The buzz is building down here in New Orleans around the city’s first songwriters supergroup, The Write Brothers. Last month’s local debut at Chickie Wah Wah was well received, leading one of the city’s premier sit-down clubs, Snug Harbor, to book them for a follow-up performance. The rapport Jim McCormick, Spencer Bohren, Paul Sanchez and Alex McMurray demonstrate in live performance is likely to make the quartet a strong draw at small theaters and clubs around the country.
The idea for the band came from McCormick, a New Orleans native who’s made a name for himself as a country music songwriter in Nashville over the last 15 years.
“I wanted to hear Robert Earl Keen’s ‘The Road Goes On Forever’ and dug up the Highwaymen’s version late one night,” explains McCormick. “Songwriters singing each other’s songs — that’s a good time. Songwriters in New Orleans — there are plenty of great ones. I was just daydreaming. But the next day I was reaching out to three friends who happen to be three of the best songwriters I know in my hometown. Soon, we were hanging around a kitchen table, writing songs and lining up recording dates. It got fun quick. And it was all over too quick. I don’t know if I’ve ever laughed as much making a record, or if we four will ever make another record. But hey, the road never ends.”
The band’s standard set is built around material from its debut album, First Flight, but the possibilities for expanding the live repertoire are endless, given that between the four of them they have literally hundreds of original songs to choose from. That’s why in addition to co-writing seven songs for the album, each member picked one of the other’s songs and covered it on the record.
McMurray’s version of McCormick’s previously unrecorded “New Orleans” turns into a statement of purpose for the project. He chose it from a group of songs McCormick sent him.
“The deal was, every one of us was going to do one of the others’ songs,” McMurray says. “So I was going to do one of Jim’s songs. It was really kind of hard to choose, but this one just seemed to be the most kind of up my alley.”
Sanchez brings heartrending poignancy to McMurray’s darkling lament “Wedding Day,” originally written for his old band Royal Fingerbowl.
“I liked Paul’s version of it,” McMurray offers. “It’s a little bit of a different feel. I wrote that during the death throes of Royal Fingerbowl, 2001. At the time (bandmate) Carlo Ditta was looking for up-tempo stuff, so I said, ‘Fuck you, I’m going to write a slow song.’”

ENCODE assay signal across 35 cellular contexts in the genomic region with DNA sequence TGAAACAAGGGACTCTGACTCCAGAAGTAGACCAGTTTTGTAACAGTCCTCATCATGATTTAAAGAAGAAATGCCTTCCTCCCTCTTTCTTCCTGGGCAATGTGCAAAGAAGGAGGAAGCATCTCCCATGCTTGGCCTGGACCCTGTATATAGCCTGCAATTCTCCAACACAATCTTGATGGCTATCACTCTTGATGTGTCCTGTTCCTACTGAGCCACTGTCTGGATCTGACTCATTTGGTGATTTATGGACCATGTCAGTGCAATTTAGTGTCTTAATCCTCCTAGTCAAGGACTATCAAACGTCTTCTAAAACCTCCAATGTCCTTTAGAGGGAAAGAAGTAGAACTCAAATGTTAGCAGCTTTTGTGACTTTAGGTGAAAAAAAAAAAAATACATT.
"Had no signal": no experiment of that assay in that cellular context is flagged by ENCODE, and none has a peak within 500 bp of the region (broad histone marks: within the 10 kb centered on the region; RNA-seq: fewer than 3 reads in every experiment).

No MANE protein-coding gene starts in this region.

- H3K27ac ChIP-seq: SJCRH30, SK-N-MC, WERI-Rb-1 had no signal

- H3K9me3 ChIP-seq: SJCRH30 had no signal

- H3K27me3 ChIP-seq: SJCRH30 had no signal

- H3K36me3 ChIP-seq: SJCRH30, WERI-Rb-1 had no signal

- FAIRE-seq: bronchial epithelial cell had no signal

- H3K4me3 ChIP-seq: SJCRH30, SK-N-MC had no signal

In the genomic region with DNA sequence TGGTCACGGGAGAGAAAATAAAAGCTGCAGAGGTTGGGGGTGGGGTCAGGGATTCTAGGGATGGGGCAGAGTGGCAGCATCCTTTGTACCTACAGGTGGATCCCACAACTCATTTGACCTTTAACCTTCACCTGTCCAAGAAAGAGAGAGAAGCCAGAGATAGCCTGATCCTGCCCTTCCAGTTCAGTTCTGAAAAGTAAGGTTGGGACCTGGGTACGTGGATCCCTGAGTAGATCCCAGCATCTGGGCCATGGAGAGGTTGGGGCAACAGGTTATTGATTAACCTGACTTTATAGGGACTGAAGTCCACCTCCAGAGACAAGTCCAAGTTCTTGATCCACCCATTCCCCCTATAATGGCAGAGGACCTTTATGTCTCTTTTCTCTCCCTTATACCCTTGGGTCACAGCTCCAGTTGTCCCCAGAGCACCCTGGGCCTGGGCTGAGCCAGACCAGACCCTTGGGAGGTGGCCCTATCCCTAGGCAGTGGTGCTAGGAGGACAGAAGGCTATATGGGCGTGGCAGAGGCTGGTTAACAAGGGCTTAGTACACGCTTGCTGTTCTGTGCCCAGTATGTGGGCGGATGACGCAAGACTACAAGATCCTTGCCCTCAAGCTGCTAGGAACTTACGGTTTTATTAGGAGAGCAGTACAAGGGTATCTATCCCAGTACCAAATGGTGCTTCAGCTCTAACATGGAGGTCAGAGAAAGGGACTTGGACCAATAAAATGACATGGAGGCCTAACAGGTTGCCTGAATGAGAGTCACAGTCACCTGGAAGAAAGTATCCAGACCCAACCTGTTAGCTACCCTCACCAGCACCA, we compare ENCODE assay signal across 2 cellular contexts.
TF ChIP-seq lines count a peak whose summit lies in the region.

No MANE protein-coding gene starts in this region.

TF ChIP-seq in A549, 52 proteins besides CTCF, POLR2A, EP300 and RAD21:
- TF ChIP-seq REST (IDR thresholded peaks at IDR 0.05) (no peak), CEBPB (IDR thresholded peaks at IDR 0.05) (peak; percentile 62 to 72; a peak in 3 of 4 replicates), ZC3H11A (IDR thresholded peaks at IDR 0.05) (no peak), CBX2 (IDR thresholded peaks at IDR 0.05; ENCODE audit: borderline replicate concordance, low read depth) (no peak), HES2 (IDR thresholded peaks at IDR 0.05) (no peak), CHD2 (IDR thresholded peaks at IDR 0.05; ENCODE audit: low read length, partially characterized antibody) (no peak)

Spencer Bohren’s rich baritone is the perfect match to the Sanchez classic “Jet Black and Jealous,” which is getting a lot of airplay.
“I thought Paul’s song sounds really good,” McMurray says. “That’s one of the highlights to me.”
McCormick, a rocker with the New Orleans band The Bingemen before he went to Nashville, puts on his rock and roll shoes for a spirited version of Bohren’s “Borrowed Time.”
With just their guitars and voices to work with in the live show, the Write Brothers have an unusual kind of sound for a New Orleans group.
“The older guys in the band are acoustic guitar players, so it’s kind of a quasi-country kind of thing,” McMurray says. “It does sound like an Austin or Nashville kind of thing; that’s just the nature of that.”
McMurray, who is associated with the St. Claude Avenue scene through groups like the Happy Talk Band and the Valparaiso Men’s Chorus, sees the Write Brothers as part of a neo-folk movement that a lot of the city’s young bands, like Hurray for the Riff Raff, are part of.
“Yeah, there does seem to be, like, another folk scare out there,” he laughs. “Alynda (Lee Segarra of Hurray for the Riff Raff) is certainly a great emblem of that. Luke Allen (Happy Talk Band) as well. Then there’s Luke Winslow-King doing that sort of thing as well. I think there is a sense in this town of a kind of Jimmie Rodgers tradition — he was a country guy but he had trumpets on his records, ya know? And it swung. It’s a place where the kind of old-timey thing meets the swing thing that’s kind of where we are right here geographically. It’s pretty hip.”
McMurray, who plays in half a dozen different bands around town, is pleasantly surprised by the reception The Write Brothers have received.
“It’s strange,” he says, “an odd bit of notoriety or something from the get go. We’ll see what happens.”
Jim McCormick – The Middle of the River
Alex McMurray – How to Be a Cannonball
Spencer Bohren – Tempered Steel
Paul Sanchez – Everything That Ends Begins Again
The Write Brothers – First Flight
John Swenson has been writing about popular music since 1967. He edited the award-winning website jazze.com for Knit Media and has worked as an editor at Crawdaddy, Rolling Stone, Circus, Rock World, OffBeat magazine and been published in virtually every popular music magazine of note over that time. He was a syndicated music columnist for more than 20 years at United Press International and Reuters. Swenson has written 14 published books including biographies of Bill Haley, The Who, Stevie Wonder and The Eagles and co-edited the original Rolling Stone Record Guide with Dave Marsh. He is also the editor of The Rolling Stone Jazz and Blues Album Guide. His most recent book on New Orleans music after Katrina is called New Atlantis: Musicians Battle for the Future of New Orleans. In another role Swenson is a veteran sports writer who covered the New York Rangers for 30 years, writing pieces for outlets from Rolling Stone to the Associated Press. Swenson is also a veteran horseracing columnist and handicapper who covered the New York racing scene as a columnist for the New York Post and the New Orleans Fair Grounds meet for The Daily Racing Form. His profile on jockey Steve Cauthen: Rise To Stardom, Fall From Grace in Spur Magazine was nominated for an Eclipse Award.
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